Both hotels and short-term rental companies are vying for customers seeking out extended stays through new offerings as business travel ramps up across the U.S. this fall.

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The short-term rental versus hotel battle is gaining renewed strength as business travel ramps up across the U.S. this fall, Bisnow reported on Monday.

A number of large hotel brands, including Hyatt Hotels Corp. and Wyndham Hotels & Resorts, are increasing their long-term stay options. Meanwhile, Airbnb co-founder Brian Chesky has said it’s time for the platform “to get our house in order,” and said that an improvement plan for the company could also include leasing options that extend up to a full year.

“It seems like not a day goes by that one of the well-known hotel chains isn’t moving into alternative accommodations,” NYU Associate Professor Richie Karaburun, with the Jonathan M. Tisch Center of Hospitality, told Bisnow. “What that tells me is that hotels are now in full attack on Airbnb and Vrbo.”

Nearly one-third of the hospitality industry’s construction pipeline is now made up of extended-stay projects, according to Lodging Economics. Over 2,000 projects totaling 214,500 rooms were in progress by the end of the second quarter of 2023. By the end of Q2 2024, extended stay projects are expected to grow to make up 42 percent of all hospitality construction projects.

In August, Hyatt announced Hyatt Studios, an upper-midscale, extended-stay lodging brand for North America with inaugural locations in Mobile, Alabama, and Marysville, California.

The month before, Wyndham announced that it would be growing its Echo Suites Extended Stay brand by 60 additional properties in North America, increasing the brand’s total pipeline to 265 properties. In June, Marriott International also announced its intention to expand into the extended-stay sector with a still-unnamed “affordable midscale extended stay brand.”

The Marriott International’s Homes & Villas by Marriott Bonvoy brand, which was launched just before the pandemic, had already secured a footing in the short-term rental market and now has over 130,000 properties across the globe.

“We are a platform of whole homes that are all professionally managed, so not the pure peer-to-peer like other tech platforms,” Homes & Villas by Marriott Bonvoy Vice President Jennifer Hsieh told Bisnow. “Our whole home rentals cater to a trip purpose that needs the space and amenities of a multi-bedroom home in unique destinations, such as a boat dock by the lake.”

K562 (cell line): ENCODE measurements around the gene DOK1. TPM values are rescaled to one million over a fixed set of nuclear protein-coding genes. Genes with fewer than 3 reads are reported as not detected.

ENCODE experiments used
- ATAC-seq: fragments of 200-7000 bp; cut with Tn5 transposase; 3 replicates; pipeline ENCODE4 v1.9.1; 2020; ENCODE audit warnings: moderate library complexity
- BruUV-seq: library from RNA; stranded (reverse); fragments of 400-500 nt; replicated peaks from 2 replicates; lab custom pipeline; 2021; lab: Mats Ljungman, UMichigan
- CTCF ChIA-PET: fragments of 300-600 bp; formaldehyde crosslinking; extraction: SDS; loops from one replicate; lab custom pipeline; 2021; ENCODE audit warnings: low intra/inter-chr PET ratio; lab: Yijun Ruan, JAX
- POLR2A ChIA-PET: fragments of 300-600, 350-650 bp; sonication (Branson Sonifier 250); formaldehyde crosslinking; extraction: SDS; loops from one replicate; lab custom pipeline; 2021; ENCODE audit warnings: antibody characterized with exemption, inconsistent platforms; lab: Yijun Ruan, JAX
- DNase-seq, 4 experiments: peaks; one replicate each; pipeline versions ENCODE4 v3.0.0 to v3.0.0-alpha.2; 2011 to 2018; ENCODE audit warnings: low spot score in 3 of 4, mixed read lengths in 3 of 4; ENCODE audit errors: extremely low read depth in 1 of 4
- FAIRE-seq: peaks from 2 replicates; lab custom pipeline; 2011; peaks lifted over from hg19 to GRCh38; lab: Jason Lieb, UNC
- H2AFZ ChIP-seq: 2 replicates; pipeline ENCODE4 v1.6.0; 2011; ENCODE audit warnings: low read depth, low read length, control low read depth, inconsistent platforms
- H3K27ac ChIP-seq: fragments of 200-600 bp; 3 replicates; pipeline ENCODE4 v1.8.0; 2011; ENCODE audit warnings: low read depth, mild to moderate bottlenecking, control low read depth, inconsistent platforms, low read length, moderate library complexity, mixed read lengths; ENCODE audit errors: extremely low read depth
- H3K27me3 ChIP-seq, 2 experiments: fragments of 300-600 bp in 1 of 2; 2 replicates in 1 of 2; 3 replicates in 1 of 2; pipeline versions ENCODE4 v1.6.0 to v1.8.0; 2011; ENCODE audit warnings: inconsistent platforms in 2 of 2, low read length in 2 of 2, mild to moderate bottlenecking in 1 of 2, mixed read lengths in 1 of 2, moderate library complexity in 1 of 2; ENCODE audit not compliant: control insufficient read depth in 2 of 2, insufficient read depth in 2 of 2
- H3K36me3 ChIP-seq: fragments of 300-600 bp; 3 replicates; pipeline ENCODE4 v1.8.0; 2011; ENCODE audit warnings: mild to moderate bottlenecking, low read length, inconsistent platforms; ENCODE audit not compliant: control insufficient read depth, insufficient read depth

As the prevalence of short-term rental platforms has grown in the last few years, traditional hotel brands have continued to find new ways to respond.

“It’s possible that the extended stay hotels will take some business from Airbnb and Vrbo — some longer-term business,” Highland Group partner Mark Skinner told Bisnow. “Airbnb made a concerted effort to go after that business during the pandemic, and I have seen reports from them about how much it’s grown. I think I’m right in saying that on their app, there’s a section for 30-night stays.”

The pandemic spurred many consumers to want to stay in short-term rentals that mirrored the comfort of a home, often without having to physically interact with anyone.

However, Airbnb’s rising prices, string of fees, unreliable amenities and lack of customer service have hurt the platform, especially as hotels come up with new alternatives.

“We want prices to move and to be more competitive vis-à-vis hotels — that is really important,” Chesky told Bloomberg in early October.

Extended stays were traditionally targeted towards workers who were in a location temporarily on a job, according to Ridgemont Hospitality President Dhruv Patel, with many such properties opening in secondary or tertiary markets with fewer hospitality options. As Airbnb and other similar peer-to-peer rental sites have popped up, group and family travelers gravitated toward those options, which became grouped in more popular destinations.

“Extended-stay and Airbnb have been a bit of a different animal,” Patel told Bisnow.

Many extended-stay customers have continued to be traveling workers, but more non-work-related travelers have gravitated towards those options, too, according to Karaburun, who said that travelers are drawn by standard hotel amenities, like room service and prepared meals.

Because of the growing interest in extended stays, investors have also turned their eyes to the asset class. In 2021, Extended Stay America was acquired by Blackstone and Starwood.

“Extended stay properties are very much in demand,” Berkadia Managing Director Natalie Castillo told Bisnow. “The question I get from most investors is that they’d love to buy, but it’s hard to find anything in the market. There is a significant shortage of extended stay products.”

During the 12-month period ending June 2023, revenue from guests staying seven consecutive nights or longer was $8.97 billion at traditional hotels compared to $7.39 billion at extended-stay hotels, showing that there is enough extended-stay business that goes to the average hotel that could be captured by extended stay-specific properties. Still, extended-stay properties have stayed strong despite the competition.

“But while Airbnb and Vrbo have grown, there still are more people staying in extended stay hotels than ever before,” Skinner told Bisnow. “If they captured some business from extended stay hotels, it’s more than being replaced.”

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Email Lillian Dickerson

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